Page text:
Genetics

FAP is an autosomal dominant disease with almost complete penetrance by 40 years of age. APC germline mutations are the only known cause of FAP.

Gene structure and expression

The APC gene was localized to chromosome 5q21-22 by Bodmer et al. {156} and Leppert et al. {1047}. It was isolated by the group of White {868; 629} and by the laboratories of Naka-mura and Vogelstein {920; 1364}. It spans over a region of 120 Kb and is composed of at least 21 exons, 7 of which are alternatively expressed {1658}. 16 APC transcripts that differ in their 5'-most regions and arise by the alternative inclusion of 6 of these exons have been identified. The APC gene is ubiquitously expressed in normal tissues, with highest levels in the central nervous system. Tissue-specific differences were observed in the expression of APC transcripts without exon 1, a coding region for a heptad repeat that supports homodimerization of the APC protein.

Gene product and function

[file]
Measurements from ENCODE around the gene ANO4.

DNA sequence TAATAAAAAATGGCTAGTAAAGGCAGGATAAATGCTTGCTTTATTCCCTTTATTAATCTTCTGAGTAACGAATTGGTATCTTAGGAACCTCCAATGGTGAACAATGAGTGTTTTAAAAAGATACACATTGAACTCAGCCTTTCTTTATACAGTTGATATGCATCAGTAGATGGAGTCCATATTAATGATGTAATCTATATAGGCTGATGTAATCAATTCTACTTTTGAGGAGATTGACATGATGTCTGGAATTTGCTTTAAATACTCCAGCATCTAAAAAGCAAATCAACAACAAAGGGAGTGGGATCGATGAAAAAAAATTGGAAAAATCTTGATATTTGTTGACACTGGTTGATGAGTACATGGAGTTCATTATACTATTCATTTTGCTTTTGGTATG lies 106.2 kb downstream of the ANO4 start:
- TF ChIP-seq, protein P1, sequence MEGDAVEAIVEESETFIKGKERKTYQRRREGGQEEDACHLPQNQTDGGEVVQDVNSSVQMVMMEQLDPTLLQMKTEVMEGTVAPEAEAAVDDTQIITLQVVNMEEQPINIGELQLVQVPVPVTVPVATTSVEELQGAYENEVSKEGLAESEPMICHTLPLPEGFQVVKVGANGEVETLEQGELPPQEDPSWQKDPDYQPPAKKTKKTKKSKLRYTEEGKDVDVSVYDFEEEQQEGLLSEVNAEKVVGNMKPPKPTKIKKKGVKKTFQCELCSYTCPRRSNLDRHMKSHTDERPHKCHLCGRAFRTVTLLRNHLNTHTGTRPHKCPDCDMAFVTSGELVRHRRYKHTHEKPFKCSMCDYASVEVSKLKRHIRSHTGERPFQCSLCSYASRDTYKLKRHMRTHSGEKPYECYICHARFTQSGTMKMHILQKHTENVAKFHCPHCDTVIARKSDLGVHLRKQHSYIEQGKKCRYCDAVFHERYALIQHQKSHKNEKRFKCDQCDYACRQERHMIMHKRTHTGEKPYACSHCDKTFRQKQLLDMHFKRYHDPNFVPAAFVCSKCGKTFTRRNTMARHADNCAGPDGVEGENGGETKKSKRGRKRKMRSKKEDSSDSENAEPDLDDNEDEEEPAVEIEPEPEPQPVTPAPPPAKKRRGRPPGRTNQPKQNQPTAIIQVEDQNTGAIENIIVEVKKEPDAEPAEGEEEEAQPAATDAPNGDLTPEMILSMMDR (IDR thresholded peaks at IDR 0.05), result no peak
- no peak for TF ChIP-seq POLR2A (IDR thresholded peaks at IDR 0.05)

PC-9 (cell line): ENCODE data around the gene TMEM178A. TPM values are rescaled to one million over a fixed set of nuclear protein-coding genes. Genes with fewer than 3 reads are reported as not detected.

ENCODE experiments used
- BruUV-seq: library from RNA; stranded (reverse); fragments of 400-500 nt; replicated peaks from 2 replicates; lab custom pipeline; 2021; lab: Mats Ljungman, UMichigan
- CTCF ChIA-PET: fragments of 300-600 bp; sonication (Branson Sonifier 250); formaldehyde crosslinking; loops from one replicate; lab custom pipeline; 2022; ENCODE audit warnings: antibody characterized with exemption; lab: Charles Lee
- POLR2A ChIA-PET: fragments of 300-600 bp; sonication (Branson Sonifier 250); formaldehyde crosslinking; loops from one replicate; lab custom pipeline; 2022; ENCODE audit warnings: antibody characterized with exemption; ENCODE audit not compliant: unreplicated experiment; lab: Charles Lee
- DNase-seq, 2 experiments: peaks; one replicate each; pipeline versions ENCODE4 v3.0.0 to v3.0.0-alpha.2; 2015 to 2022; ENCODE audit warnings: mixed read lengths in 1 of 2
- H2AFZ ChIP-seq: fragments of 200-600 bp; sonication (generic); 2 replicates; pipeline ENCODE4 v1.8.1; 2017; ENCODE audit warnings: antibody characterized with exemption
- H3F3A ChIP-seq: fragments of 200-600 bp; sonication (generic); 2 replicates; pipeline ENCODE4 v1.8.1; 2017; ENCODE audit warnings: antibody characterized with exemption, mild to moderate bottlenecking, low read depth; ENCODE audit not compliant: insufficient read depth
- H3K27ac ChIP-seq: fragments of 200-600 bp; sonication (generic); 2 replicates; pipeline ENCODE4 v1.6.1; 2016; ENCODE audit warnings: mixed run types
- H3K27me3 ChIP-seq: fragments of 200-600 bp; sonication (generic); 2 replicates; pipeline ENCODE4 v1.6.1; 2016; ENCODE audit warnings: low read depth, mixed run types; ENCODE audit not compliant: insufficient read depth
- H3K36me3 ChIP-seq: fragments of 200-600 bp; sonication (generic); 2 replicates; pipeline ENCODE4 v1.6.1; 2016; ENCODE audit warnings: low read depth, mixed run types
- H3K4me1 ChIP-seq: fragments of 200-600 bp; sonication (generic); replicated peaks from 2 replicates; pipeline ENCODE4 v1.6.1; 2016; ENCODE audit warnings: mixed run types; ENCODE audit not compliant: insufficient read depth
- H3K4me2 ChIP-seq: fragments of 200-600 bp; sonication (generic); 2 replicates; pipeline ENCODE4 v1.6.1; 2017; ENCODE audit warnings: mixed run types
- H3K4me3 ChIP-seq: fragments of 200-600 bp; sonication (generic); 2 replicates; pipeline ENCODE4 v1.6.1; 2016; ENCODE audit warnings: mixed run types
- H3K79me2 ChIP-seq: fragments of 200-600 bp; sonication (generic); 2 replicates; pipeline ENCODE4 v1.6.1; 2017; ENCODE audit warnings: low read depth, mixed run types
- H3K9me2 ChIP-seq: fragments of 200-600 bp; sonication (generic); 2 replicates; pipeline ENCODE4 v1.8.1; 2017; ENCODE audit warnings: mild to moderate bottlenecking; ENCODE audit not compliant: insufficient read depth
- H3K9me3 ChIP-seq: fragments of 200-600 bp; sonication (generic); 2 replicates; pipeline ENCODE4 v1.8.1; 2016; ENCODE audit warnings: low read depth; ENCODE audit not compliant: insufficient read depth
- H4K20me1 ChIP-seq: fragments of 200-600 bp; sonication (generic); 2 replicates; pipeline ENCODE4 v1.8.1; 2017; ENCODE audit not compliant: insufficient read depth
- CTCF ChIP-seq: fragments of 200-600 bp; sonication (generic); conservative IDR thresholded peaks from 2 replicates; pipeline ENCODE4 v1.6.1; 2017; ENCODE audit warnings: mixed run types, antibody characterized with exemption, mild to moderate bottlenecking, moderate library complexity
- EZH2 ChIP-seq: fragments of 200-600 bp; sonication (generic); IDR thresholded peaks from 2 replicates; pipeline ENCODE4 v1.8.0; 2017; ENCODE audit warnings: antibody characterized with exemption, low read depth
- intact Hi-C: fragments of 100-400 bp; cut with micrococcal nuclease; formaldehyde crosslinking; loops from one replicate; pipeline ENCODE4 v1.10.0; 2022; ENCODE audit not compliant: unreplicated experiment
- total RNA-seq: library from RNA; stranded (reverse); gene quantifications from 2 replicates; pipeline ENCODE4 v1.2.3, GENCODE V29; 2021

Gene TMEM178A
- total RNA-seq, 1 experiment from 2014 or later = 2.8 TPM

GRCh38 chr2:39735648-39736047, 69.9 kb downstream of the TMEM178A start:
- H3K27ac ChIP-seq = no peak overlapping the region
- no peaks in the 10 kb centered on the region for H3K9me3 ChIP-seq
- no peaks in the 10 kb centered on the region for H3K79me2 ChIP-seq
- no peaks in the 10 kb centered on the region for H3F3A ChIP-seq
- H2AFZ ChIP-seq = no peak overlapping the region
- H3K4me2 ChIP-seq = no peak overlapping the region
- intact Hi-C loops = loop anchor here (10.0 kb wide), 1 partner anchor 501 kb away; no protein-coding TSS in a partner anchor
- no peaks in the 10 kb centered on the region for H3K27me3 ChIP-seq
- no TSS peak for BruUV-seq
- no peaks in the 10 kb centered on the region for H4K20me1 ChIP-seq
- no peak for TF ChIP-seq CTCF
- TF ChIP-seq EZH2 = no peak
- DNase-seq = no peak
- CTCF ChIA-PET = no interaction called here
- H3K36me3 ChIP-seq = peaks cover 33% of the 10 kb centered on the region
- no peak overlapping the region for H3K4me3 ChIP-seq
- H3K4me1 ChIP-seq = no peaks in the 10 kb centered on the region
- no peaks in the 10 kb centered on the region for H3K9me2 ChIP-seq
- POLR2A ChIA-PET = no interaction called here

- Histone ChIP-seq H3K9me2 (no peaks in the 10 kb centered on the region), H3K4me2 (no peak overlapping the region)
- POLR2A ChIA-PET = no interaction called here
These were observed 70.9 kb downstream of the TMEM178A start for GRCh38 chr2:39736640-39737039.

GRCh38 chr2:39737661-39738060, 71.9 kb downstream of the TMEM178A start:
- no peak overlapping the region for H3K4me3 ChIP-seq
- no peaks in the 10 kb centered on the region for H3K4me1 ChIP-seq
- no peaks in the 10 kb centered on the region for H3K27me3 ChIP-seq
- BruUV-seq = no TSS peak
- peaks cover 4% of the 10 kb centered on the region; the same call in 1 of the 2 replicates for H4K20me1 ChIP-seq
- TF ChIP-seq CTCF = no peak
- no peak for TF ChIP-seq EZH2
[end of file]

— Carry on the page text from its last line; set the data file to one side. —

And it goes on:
The APC protein is a 2,843-amino acid polypeptide that is a negative regulator in the Wnt signaling pathway. The protein contains several functional domains that act as binding and degradation sites for p-catenin and control the p-catenin intra-cellular concentration. A protein-binding domain near the carboxy-terminal of APC mediates phosphorylation by glycogen synthase kinase 3 p (GSK3b) and stabilizes the formation of a complex between the two proteins {1627}. In an unstimulated cell, GSK3b promotes phosphorylation of the protein conductin/axin which is added to the APC GSK3b complex {2107; 124}. Phosphorylated axin recruits p-catenin, which is in turn phosphorylated and targeted for degradation through an APC-dependent ubiquitin-proteasome pathway {11}. Normal Wnt signalling inhibits GSK3b activity and dephosphory-lates axin. As a result, p-catenin is released from the complex {2107}. In the cytoplasm, p-catenin is involved in cytoskeletal organization with binding to microtubules. It also interacts with E-cad-herin, a membrane protein involved in cell adhesion. Free p-catenin shuttles to the nucleus where it binds to the transcription factors of the TCF/LEF family. The resulting complexes activate c-MYC {680} and cyclin D1 transcription {1753; 1922}. Lack of functional APC causes unregulated intracellular accumulation of p-catenin and thereby constitutive expression of c-MYC and of the cyclin D1 gene (CDD1).

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